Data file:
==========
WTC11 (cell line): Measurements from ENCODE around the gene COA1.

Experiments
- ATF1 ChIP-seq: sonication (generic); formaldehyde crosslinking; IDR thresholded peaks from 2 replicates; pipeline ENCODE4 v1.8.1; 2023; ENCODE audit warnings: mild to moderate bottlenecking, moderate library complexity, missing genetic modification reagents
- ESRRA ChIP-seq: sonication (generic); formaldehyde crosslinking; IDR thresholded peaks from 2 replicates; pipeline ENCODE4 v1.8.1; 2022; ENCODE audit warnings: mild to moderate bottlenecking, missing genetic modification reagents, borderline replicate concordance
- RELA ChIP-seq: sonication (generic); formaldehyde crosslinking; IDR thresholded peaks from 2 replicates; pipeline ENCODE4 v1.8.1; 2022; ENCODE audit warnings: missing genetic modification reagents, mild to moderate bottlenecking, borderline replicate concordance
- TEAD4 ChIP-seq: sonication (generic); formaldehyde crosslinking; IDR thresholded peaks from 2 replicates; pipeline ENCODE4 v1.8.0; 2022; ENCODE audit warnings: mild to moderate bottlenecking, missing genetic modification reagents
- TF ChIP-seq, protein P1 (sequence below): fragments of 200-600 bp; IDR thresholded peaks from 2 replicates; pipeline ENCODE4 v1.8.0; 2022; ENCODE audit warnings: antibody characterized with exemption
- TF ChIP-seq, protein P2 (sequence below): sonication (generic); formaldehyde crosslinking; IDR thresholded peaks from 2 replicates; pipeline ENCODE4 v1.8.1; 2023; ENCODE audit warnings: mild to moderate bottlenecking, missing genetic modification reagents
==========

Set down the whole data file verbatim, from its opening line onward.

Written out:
WTC11 (cell line): Measurements from ENCODE around the gene COA1.

Experiments
- ATF1 ChIP-seq: sonication (generic); formaldehyde crosslinking; IDR thresholded peaks from 2 replicates; pipeline ENCODE4 v1.8.1; 2023; ENCODE audit warnings: mild to moderate bottlenecking, moderate library complexity, missing genetic modification reagents
- ESRRA ChIP-seq: sonication (generic); formaldehyde crosslinking; IDR thresholded peaks from 2 replicates; pipeline ENCODE4 v1.8.1; 2022; ENCODE audit warnings: mild to moderate bottlenecking, missing genetic modification reagents, borderline replicate concordance
- RELA ChIP-seq: sonication (generic); formaldehyde crosslinking; IDR thresholded peaks from 2 replicates; pipeline ENCODE4 v1.8.1; 2022; ENCODE audit warnings: missing genetic modification reagents, mild to moderate bottlenecking, borderline replicate concordance
- TEAD4 ChIP-seq: sonication (generic); formaldehyde crosslinking; IDR thresholded peaks from 2 replicates; pipeline ENCODE4 v1.8.0; 2022; ENCODE audit warnings: mild to moderate bottlenecking, missing genetic modification reagents
- TF ChIP-seq, protein P1 (sequence below): fragments of 200-600 bp; IDR thresholded peaks from 2 replicates; pipeline ENCODE4 v1.8.0; 2022; ENCODE audit warnings: antibody characterized with exemption
- TF ChIP-seq, protein P2 (sequence below): sonication (generic); formaldehyde crosslinking; IDR thresholded peaks from 2 replicates; pipeline ENCODE4 v1.8.1; 2023; ENCODE audit warnings: mild to moderate bottlenecking, missing genetic modification reagents